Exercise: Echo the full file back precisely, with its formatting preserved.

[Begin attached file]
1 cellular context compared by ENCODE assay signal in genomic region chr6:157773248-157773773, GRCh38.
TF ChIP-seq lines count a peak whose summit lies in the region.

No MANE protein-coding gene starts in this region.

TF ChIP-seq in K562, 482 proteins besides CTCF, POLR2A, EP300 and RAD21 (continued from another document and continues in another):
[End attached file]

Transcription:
1 cellular context compared by ENCODE assay signal in genomic region chr6:157773248-157773773, GRCh38.
TF ChIP-seq lines count a peak whose summit lies in the region.

No MANE protein-coding gene starts in this region.

TF ChIP-seq in K562, 482 proteins besides CTCF, POLR2A, EP300 and RAD21 (continued from another document and continues in another):